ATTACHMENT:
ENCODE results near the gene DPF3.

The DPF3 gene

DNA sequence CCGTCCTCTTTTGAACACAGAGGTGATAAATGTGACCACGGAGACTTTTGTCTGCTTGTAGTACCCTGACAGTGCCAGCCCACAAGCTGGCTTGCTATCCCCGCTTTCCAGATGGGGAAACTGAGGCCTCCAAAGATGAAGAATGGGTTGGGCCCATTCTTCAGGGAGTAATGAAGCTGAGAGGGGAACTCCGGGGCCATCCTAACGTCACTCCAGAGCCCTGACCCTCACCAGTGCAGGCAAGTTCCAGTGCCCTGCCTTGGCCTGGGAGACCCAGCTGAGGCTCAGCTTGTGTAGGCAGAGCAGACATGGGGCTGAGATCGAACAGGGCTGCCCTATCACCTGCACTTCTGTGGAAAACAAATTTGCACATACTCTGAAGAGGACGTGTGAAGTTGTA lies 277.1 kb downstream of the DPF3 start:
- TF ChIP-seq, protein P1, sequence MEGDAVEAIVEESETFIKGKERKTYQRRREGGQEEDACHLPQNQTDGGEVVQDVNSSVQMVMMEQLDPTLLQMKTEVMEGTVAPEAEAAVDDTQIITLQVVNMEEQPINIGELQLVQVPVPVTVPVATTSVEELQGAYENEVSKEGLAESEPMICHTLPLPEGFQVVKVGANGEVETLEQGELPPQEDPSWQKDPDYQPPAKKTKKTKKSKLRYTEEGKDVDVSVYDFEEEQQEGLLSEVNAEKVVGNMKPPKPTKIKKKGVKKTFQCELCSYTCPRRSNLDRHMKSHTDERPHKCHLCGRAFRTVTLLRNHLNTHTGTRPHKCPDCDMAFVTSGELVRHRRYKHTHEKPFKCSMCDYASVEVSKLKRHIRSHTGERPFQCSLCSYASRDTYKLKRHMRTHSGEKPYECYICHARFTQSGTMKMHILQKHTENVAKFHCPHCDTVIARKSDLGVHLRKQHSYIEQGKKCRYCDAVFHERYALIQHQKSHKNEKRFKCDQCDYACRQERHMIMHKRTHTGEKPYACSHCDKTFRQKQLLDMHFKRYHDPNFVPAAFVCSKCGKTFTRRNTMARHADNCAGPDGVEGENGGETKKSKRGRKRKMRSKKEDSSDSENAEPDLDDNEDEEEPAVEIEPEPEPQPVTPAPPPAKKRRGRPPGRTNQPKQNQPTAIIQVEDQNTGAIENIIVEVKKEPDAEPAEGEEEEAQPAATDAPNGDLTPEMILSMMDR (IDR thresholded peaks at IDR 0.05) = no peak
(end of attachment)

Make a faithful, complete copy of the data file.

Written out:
ENCODE results near the gene DPF3.

The DPF3 gene

DNA sequence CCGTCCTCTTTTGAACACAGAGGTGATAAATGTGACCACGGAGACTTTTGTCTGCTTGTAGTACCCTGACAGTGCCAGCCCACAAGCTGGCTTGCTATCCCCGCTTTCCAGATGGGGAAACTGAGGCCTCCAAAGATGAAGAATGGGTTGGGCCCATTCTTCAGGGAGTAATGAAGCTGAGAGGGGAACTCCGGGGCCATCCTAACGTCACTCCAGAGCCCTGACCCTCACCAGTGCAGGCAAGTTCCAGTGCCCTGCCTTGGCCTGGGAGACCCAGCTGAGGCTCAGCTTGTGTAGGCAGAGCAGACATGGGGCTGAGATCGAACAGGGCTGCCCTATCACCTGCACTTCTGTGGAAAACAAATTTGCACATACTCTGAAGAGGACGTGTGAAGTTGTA lies 277.1 kb downstream of the DPF3 start:
- TF ChIP-seq, protein P1, sequence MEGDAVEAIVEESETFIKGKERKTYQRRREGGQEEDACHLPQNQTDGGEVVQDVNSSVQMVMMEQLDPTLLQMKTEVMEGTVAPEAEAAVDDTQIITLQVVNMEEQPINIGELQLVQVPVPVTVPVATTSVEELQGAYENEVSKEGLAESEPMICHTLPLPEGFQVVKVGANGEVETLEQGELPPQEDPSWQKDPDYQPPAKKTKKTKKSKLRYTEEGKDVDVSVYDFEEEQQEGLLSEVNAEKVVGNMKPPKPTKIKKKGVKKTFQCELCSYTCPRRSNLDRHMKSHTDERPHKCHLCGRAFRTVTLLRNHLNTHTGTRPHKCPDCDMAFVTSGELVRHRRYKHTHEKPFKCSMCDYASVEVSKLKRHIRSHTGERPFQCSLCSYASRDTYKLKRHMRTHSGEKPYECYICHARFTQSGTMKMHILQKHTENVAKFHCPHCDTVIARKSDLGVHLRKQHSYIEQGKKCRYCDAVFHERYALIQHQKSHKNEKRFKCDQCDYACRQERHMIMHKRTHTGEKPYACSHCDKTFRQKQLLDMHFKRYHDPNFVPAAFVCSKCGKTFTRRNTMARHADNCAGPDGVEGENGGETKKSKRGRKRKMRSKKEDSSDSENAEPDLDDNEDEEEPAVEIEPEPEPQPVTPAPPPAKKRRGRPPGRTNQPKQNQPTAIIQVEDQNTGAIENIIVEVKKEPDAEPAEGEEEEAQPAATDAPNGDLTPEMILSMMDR (IDR thresholded peaks at IDR 0.05) = no peak